Imagine Driving a Tractor with 79 Trailers

by TJ on April 10, 2012

How would you like to be driving a rig pulling 79 trailers?  This happened in Bourke, Australia and is in the Guinness world record books.   It was 3,340 ft. long, weighed a total of 2.364 million pounds, and was pulled 4.9 miles by a Kenworth C501 truck.  This kind of transport is called a Trailer Road-Train.

The average Australian Road-Train has three or more trailers and is 174 feet long.  This type of transport hauls an average of 253,532 pounds.  One that has 7 trailers hauls 418,880 pounds, and is common on the highway.

In the Outback of Australia, truck drivers face many problems that cannot even be imagined by truck drivers in the U.S.  There are no freeways, all traffic travels on a two-lane road.   In this hot, dry country, many of the roads are not paved.  Although there is air conditioning in the cabs, many drivers wear thongs or go barefoot and shorts rather than long pants.  Because of the heat, most homes are built underground.

In the outback locations, there is usually no fuel or truck stop for 500 miles.  This means, if you break down it is going to be some times before help arrives.  Because of the heat, it is not unusual for three tires to be blown in one trip.  In addition, it means a long drive without a break.

There is an Australian Heavy Vehicle Driver Fatigue Law with three sets of rest requirements.  They are Standard Hours, Basic Fatigue Management, and Advanced Fatigue Management.  They are as follows:

Standard Hours and Basic Fatigue Management

Time Period        Work                 Rest

6-1/4 hrs.       6 hrs.         16 minutes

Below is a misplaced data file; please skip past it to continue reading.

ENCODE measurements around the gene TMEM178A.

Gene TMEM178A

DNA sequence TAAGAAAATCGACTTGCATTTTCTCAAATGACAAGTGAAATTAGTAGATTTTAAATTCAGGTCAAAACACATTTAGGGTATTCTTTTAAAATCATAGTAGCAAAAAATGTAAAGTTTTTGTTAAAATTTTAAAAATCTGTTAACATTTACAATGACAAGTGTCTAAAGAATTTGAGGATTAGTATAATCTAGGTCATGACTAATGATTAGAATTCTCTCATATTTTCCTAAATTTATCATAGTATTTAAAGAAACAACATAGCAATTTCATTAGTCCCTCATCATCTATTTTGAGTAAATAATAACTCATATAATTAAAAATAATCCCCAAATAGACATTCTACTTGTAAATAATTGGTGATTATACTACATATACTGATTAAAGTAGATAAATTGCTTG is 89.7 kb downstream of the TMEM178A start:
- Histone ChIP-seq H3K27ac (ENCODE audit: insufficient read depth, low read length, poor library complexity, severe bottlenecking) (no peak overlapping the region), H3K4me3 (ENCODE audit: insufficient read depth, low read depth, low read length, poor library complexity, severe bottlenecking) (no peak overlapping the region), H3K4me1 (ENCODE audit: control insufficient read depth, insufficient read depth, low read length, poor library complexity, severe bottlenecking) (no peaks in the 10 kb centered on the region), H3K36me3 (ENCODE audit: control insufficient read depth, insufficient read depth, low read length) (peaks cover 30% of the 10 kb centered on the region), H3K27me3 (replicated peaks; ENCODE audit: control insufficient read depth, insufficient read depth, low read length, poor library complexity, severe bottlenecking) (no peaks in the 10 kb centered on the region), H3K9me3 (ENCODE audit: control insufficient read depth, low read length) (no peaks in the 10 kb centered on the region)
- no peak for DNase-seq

9 hrs.    8-1/2 hrs   30 min. in blocks of 15 min.

12 hrs.    11 hrs   60 min. in blocks of 15 min.

24 hrs.    14 hrs   7 continuous hours

If more flexible hours are needed application may be made for Advanced Fatigue Management.

Each tractor has what is called a Bull bar on the front of the truck.  Very few ranches in the area have fences, so cattle, as well as kangaroos, often appear in the middle of the highway.   There is a huge amount of unoccupied land so the driver is really on his or her own.

These road-trains carry a variety of loads.  They may be building materials, computers, fertilizer, frozen foods, milk, perishable foodstuffs, or other items.  Flatbed trailers are often used as on the return trip the empty ones can be piled on top of each other, which saves the tires and wheel bearings.  Because of the scarcity of railroads, the trucks often carry railroad cars into populated area train hubs.

One driver of 30 years is enthusiastic about his Freightliner Century Class truck like these on www.truckertotrucker.com.  He states that this C-120 has a 140-pound GCM rating, powered by a 600 hp Caterpillar C-16.  It also has an 18 speed Eaton gearbox and Meritor drive axles with a Neway air-suspension, as well as an excellent air conditioning system.  His previous truck was a Kenworth T950 with Cat power, which he drove over 623,000 miles.

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